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This paper considers neurocognitive models of aggression and relates them to explanations of the antisocial personality disorders. Two forms of aggression are distinguished: reactive aggression elicited in response to frustration/threat and goal directed, instrumental aggression. It is argued that different forms of neurocognitive model are necessary to explain the emergence of these different forms of aggression. Impairments in executive emotional systems (the somatic marker system or the social response reversal system) are related to reactive aggression shown by patients with "acquired sociopathy" due to orbitofrontal cortex lesions. Impairment in the capacity to form associations between emotional unconditioned stimuli, particularly distress cues, and conditioned stimuli (the violence inhibition mechanism model) is related to the instrumental aggression shown by persons with developmental psychopathy. (J Neurol Neurosurg Psychiatry 2001;71:727-731)
Keywords: aggression; amygdala; orbitofrontal cortex
The goal of this paper is to consider neurocognitive models of aggression and relate these accounts to explanations of the antisocial personality disorders. However, firstly it is necessary to differentiate between the disorders conduct disorder (CD), antisocial personality disorder (APD), "acquired sociopathy" and psychopathy, and reactive and instrumental aggression.
Both CD and APD are DSM-IV diagnoses. Conduct disorder, effectively the child form of APD, and APD are both diagnosed on the basis of behaviour; thus, it is necessary to show at least three different forms of antisocial behaviour for at least 6 months to be diagnosed with CD. Those considered to have APD must present with a pervasive pattern of antisocial behaviour that begins in childhood or early adolescence and continues into adulthood. (1) "Acquired sociopathy" was a term introduced to characterise persons who, after acquired lesions of the orbitofrontal cortex, fulfil the DSM-III diagnostic criteria for "sociopathic disorder", an antecedent of APD. (2) The term was introduced after the study of a patient who presented with profound emotional and behavioural changes after lesions to the ventromedial cortex. (2)
Classifications of psychopathy are not synonymous with diagnoses of CD or APD but represent an extension. Psychopathy, in both childhood and adulthood, is currently defined with high scores on clinically based rating scales: for children, the psychopathy screening device (PSD) (3) and for adults, the revised psychopathy checklist (PCL) (4) Factor analyses of behaviours rated on both the PSD and PCL disclose two independent factors: (1) an emotion dysfunction factor defined largely by emotional shallowness and lack of guilt and (2) an antisocial behaviour factor defined largely by instrumental aggression and the commission of a wide variety of offence types. (5 6) High scores on the antisocial behaviour factor of the PSD and PCL are closely associated with the diagnosis of CD and APD respectively. (5) However, high scores on the emotion dysfunction factor, although highly correlated with scores on the antisocial behaviour factor, are less closely associated with the DSM diagnoses. More interestingly, scores on the emotion dysfunction factor seem to be determined, to a certain extent, by different influences from scores on the antisocial behaviour factor. Thus, both socioeconomic status and IQ are correlated with scores on the antisocial factor, but neither are associated with scores on the emotion dysfunction factor. (6) Moreover, whereas scores on the antisocial behaviour factor decline with age, scores on the emotion dysfunction factor remain constant. (7) This persistence suggests that the emotion dysfunction factor may more closely reflect the neurocognitive impairment(s) that are thought to result in the development of psychopathy.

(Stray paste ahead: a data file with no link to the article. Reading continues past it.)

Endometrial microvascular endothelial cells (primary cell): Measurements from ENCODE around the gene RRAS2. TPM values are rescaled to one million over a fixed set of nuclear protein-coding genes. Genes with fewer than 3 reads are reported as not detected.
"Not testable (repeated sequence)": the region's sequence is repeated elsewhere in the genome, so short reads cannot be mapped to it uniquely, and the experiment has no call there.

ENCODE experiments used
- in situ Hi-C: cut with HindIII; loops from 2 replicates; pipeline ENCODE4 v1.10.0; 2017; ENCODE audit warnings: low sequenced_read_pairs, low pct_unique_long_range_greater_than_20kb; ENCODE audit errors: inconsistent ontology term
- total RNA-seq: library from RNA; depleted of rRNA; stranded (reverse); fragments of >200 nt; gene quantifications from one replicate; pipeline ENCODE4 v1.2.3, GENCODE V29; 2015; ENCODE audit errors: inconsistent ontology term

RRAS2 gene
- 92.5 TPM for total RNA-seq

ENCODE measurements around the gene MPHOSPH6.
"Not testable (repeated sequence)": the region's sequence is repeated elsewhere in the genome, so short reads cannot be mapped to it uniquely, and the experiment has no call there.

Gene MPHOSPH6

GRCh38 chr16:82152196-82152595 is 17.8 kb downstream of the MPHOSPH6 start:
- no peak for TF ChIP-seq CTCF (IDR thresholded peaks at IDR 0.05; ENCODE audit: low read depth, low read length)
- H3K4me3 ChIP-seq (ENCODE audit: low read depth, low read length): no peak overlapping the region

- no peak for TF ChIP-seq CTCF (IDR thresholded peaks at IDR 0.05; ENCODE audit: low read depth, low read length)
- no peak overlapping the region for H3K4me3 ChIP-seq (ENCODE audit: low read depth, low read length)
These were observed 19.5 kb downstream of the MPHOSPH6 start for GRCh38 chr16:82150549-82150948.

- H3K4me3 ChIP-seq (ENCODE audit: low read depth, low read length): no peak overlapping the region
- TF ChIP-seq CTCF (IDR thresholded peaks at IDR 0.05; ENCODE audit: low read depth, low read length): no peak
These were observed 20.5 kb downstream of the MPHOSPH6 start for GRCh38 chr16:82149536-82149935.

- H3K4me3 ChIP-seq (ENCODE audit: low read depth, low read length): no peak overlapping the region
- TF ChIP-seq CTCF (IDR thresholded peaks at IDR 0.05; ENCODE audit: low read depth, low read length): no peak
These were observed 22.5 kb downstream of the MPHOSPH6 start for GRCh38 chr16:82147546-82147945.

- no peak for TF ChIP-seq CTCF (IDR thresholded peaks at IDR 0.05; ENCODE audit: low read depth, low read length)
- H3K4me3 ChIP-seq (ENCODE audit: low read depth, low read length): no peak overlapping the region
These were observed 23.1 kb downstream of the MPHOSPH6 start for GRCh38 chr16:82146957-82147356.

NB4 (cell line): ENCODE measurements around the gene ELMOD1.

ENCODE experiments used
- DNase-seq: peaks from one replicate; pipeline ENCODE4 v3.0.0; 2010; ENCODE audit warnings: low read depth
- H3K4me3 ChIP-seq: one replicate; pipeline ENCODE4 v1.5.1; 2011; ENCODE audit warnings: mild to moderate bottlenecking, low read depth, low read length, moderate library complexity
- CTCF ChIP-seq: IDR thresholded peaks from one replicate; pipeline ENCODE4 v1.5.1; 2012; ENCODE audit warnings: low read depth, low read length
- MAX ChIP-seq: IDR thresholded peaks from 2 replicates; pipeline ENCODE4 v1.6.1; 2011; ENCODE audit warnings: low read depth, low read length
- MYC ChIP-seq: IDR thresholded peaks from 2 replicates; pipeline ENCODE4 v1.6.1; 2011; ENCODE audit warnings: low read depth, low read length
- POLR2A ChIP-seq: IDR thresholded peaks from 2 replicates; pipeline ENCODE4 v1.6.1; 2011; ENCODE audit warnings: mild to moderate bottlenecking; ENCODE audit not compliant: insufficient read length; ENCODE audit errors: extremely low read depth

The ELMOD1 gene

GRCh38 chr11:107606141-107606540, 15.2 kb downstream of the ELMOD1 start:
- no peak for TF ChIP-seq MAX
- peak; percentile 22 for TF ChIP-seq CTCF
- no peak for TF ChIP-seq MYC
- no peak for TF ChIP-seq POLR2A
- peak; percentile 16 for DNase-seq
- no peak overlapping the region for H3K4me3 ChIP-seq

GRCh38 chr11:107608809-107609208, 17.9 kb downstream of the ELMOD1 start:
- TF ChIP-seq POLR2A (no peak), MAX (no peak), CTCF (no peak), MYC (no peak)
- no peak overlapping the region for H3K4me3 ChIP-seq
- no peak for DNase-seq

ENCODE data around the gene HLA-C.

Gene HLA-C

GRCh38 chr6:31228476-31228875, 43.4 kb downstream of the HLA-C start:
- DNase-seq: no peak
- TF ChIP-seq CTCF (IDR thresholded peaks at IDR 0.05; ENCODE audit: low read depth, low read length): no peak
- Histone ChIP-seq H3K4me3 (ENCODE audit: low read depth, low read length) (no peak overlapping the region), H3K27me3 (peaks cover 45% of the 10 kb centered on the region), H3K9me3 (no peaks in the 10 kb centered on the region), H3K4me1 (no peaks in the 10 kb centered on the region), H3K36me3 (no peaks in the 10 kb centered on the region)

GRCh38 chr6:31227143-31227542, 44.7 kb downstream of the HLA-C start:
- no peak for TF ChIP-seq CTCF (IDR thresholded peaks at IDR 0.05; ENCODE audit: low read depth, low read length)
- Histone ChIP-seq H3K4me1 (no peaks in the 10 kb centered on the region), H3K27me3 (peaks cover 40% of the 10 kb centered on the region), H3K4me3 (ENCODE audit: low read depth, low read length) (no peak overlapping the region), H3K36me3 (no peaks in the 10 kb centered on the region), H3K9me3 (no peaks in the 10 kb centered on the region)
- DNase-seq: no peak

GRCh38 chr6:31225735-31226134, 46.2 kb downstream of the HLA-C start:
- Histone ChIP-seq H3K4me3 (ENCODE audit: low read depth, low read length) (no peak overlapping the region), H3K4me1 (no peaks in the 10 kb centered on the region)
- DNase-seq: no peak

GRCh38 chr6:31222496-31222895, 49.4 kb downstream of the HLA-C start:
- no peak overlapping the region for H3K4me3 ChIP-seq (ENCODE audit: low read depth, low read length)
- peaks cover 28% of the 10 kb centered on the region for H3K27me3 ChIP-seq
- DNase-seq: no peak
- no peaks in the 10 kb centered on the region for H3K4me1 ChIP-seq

The main reason for distinguishing these disorders is the high likelihood that there is no single explanation for all of them. Indeed, as regards CD and APD, there are strong suggestions that the diagnosed populations are highly heterogeneous. Thus, different risk factors are associated with life course persistent CD (appearing before the age of 10 years) and adolescence limited CD (appearing after 10 years). (8) In addition, there are considerable differences in the constellation of symptoms that different cases of CD …